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Does a Water Softener Remove Existing Scale?

We all know how hard it is to clean the shower and tub when we have scale build-up. The water softener would make this process much easier, but do they remove existing scale?

Scale happens when minerals are dissolved in hard water and attach themselves to surfaces like faucets, pipes, and showers-causing buildup that clogs drains. Hard water, sediment in a tank, or a buildup of minerals in your showerhead can all contribute to scale

You’ve been looking for a way to get rid of your scale buildup in your home without using harsh chemicals that can be hazardous. A water softener could eliminate what you need to worry about, but does it work on scales already in place or just prevent new ones from showing up?

Does a water softener remove existing Limescale?

The water softener is designed to remove hardened limescale. Water softeners do remove existing scale from your household they also help to prevent the buildup of limescale in appliances. Soft water can also reduce soap scum and scale build-up on shower walls and tiles.

While it’s normal to see some scale in your water, the amount of calcium carbonate you have is significant. A water softener can reduce or eliminate existing scale by removing hardness from the incoming tap water. It will also help with any ongoing damage caused by hard minerals that are not removed through other means.

If you have hard water coming into your home, then a water softener will help reduce the amount of limescale that can be dissolved. Hardened limescale is flushed out through taps and appliances. Water softeners are designed to remove the hard water, but they do not cause scale build-up on plumbing fixtures or equipment.

Hard water enters the house with a calcium carbonate concentration of roughly 300 ppm. This amount is substantially lowered once it travels through a water softener.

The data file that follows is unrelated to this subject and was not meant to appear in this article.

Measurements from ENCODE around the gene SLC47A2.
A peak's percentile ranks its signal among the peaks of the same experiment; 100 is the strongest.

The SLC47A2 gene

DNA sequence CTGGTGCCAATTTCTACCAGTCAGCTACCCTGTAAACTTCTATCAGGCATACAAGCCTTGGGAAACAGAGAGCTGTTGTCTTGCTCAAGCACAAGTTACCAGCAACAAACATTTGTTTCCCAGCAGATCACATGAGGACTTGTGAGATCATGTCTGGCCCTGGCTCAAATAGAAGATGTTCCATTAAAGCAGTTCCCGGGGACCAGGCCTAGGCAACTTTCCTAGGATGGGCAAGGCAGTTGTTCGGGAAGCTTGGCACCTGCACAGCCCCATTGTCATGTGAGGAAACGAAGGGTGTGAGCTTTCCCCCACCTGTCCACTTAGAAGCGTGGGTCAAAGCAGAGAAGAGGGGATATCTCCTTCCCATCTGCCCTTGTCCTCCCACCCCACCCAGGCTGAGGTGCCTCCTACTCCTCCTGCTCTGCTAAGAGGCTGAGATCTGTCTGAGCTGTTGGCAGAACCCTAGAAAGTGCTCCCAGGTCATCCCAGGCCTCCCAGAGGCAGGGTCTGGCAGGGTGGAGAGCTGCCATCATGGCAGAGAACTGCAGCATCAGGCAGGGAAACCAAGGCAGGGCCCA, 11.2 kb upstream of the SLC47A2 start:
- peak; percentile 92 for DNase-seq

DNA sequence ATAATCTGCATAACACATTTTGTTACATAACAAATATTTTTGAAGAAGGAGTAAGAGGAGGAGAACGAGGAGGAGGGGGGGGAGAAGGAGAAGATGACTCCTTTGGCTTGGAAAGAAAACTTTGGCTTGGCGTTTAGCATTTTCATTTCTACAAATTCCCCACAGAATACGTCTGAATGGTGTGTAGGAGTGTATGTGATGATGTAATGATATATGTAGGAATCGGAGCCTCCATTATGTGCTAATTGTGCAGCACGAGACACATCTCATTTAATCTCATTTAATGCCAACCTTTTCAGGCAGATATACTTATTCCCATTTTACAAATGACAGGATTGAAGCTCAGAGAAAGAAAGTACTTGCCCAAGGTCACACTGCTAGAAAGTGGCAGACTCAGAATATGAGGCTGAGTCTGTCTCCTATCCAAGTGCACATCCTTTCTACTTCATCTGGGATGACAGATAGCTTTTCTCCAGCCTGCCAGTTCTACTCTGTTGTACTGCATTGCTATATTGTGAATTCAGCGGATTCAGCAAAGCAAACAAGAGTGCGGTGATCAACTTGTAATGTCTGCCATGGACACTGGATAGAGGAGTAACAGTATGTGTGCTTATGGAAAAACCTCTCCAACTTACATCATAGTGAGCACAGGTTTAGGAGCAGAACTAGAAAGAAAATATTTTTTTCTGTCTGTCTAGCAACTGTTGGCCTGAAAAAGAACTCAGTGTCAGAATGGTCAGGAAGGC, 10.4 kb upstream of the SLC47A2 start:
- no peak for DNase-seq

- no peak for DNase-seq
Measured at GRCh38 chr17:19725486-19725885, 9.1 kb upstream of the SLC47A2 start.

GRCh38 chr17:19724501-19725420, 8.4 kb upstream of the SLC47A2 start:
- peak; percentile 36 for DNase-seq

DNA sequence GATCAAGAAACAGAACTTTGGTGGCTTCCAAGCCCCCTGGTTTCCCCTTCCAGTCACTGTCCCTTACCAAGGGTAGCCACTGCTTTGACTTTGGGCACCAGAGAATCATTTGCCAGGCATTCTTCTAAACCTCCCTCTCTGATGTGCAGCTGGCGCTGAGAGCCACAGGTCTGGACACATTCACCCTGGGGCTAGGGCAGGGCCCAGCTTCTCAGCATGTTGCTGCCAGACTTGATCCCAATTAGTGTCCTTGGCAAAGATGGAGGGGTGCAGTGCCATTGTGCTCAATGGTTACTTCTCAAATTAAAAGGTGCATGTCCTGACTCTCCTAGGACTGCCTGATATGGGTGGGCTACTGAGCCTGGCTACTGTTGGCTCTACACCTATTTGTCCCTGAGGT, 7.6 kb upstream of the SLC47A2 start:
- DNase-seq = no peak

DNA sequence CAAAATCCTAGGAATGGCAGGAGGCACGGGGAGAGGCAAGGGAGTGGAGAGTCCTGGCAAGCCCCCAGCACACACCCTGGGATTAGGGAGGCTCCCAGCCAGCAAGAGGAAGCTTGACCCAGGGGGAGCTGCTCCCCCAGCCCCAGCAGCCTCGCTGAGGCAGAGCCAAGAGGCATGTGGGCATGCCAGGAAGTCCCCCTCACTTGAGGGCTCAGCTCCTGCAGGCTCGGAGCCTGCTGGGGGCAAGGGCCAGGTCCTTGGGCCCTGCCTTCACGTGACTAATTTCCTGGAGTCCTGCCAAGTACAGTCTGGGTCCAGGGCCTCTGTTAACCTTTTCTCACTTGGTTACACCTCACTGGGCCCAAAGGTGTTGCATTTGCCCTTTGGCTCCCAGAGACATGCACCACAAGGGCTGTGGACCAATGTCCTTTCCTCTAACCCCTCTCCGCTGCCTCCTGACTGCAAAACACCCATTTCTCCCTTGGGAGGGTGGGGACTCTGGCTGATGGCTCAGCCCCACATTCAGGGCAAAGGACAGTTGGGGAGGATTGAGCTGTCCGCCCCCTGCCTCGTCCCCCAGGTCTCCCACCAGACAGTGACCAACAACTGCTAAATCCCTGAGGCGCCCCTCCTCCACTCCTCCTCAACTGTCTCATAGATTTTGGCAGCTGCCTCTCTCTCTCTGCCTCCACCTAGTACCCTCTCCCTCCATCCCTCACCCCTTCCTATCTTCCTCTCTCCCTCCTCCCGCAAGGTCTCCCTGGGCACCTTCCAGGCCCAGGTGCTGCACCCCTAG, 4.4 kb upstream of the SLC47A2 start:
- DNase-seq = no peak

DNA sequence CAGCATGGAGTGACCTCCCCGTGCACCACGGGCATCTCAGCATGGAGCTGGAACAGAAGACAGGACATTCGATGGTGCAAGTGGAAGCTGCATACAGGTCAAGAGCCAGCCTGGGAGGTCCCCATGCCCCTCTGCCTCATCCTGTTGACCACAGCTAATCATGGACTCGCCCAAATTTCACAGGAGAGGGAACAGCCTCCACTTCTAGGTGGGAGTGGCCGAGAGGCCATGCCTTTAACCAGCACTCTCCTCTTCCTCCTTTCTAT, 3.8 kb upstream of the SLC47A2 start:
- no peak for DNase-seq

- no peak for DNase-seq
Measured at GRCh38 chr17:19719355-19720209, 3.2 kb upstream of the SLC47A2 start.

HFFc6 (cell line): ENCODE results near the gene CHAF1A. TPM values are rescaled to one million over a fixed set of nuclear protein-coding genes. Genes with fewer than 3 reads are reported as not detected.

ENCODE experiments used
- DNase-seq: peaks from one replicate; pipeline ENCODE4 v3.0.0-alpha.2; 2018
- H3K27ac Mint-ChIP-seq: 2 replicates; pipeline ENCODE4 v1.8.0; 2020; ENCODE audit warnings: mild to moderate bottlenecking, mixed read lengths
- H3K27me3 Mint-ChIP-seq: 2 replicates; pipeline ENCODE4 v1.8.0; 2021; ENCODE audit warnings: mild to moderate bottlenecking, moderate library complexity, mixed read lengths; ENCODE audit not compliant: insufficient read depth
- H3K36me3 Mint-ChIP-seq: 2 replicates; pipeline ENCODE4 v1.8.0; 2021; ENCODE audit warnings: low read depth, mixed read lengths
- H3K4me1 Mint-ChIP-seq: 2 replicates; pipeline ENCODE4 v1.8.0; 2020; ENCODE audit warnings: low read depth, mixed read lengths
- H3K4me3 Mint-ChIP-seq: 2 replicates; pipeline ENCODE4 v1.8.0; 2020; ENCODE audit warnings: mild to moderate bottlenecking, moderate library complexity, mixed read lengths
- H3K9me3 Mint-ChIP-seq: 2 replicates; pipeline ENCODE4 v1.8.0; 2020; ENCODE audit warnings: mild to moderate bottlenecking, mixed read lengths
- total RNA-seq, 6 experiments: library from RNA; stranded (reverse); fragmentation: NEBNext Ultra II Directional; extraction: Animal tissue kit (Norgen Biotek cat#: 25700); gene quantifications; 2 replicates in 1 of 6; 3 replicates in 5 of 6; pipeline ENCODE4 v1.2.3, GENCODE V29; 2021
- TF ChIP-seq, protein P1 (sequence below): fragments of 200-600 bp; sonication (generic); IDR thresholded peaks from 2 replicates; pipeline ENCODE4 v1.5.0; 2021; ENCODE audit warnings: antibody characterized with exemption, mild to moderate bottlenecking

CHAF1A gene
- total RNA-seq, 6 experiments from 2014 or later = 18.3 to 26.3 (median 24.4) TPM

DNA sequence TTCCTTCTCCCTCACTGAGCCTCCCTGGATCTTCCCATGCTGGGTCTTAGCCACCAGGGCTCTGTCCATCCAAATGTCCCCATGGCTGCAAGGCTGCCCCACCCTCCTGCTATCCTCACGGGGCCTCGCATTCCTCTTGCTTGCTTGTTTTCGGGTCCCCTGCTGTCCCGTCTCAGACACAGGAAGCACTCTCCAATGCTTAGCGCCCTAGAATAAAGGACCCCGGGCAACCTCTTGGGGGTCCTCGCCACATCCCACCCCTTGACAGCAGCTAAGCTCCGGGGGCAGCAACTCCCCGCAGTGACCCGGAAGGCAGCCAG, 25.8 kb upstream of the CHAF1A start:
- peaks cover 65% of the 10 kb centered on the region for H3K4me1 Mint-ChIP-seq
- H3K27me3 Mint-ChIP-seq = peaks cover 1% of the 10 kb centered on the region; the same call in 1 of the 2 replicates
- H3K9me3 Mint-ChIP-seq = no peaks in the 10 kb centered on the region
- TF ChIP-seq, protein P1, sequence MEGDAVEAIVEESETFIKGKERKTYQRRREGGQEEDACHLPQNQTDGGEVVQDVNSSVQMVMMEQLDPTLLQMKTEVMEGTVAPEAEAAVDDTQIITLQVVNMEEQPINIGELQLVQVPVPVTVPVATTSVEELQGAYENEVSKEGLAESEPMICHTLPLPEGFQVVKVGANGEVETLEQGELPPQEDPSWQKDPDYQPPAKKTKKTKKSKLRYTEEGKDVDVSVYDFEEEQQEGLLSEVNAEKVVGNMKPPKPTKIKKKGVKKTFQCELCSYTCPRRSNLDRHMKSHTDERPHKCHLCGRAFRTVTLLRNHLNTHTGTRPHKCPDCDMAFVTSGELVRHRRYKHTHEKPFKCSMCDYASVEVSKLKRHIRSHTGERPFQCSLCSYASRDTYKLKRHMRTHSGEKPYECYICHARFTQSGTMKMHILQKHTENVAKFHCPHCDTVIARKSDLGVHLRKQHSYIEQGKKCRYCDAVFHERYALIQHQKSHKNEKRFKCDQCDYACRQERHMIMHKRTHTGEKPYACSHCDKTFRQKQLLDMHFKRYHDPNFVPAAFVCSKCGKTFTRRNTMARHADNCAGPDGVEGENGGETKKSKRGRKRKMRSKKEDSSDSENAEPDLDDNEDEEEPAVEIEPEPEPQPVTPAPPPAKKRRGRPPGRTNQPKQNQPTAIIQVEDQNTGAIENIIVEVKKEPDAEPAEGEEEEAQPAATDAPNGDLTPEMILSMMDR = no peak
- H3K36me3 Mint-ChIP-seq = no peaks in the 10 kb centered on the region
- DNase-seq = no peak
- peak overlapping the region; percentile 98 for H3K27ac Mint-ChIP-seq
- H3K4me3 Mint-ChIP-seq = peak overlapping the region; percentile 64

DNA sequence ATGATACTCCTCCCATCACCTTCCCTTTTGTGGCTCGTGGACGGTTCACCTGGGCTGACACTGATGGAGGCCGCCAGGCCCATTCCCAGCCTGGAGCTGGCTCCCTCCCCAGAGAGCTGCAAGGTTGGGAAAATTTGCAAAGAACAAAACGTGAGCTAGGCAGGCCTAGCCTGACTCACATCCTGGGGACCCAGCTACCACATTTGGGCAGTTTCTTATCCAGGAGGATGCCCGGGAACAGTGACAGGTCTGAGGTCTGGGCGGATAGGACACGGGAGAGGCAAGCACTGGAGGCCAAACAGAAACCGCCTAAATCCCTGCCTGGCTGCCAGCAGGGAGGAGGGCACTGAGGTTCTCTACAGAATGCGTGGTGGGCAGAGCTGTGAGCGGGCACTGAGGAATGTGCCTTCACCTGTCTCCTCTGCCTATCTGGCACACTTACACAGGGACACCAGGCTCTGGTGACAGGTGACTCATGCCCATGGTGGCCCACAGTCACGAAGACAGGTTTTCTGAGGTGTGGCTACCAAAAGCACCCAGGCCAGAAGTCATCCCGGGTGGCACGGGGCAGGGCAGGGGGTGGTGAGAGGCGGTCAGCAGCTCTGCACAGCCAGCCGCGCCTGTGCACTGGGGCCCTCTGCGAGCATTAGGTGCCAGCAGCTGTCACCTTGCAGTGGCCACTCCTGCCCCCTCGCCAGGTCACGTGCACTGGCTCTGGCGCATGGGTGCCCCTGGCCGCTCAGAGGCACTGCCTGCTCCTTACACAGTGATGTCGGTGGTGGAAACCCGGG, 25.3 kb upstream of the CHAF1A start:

This means that when softened water enters your pipes, it can dissolve the chalk and limescale deposits that have accumulated, mirroring the natural process by which water travels underground to form cave networks.

Hardness is removed from your pipes by your water softener and washed out through your taps, water-fed appliances, and down the drain over time. A little quantity of limescale will be present in the softened water that comes out of your taps while it is being dissolved. You’ll notice a reduction in limescale buildup in your kettle and other home gadgets that utilize softened water very quickly.

Whirlpool Water Softener

How long will water softener take to remove existing limescale?

It is difficult to say how long it will take for the hard water scale to completely disappear from your home. The time it takes to vanish entirely depends on the amount of scale you have in your home and how quickly the water softener removes that same amount of hardness.

However, within two weeks, you will observe the softened water dissolving the existing scale from your property. The length of time it takes to entirely disappear will be determined by the quantity of scale you previously have in your home.

Typically, you can anticipate

  • The scale will be removed from your kettle in 6 weeks.
  • The scale will be removed from your hot water cylinder in 6 months (or the heat exchanger in your combi boiler)
  • The scale will be removed from the remainder of your piping after two years.

How does a water softener treat limescale?

The chalky from the mains water is sent through the softener when using a water softener. The softener eliminates the chalk and limescale, essentially introducing rainwater into the property, dissolving existing limescale, and restarting the cycle.

Water softeners restore the original condition of piping, boilers, and all of your domestic equipment, which may have been subjected to the limescale attack for years. As a consequence, they will last longer, be less prone to breaking down, and you will save a lot of money on cleaning chemicals – and maybe cleaners – as a result.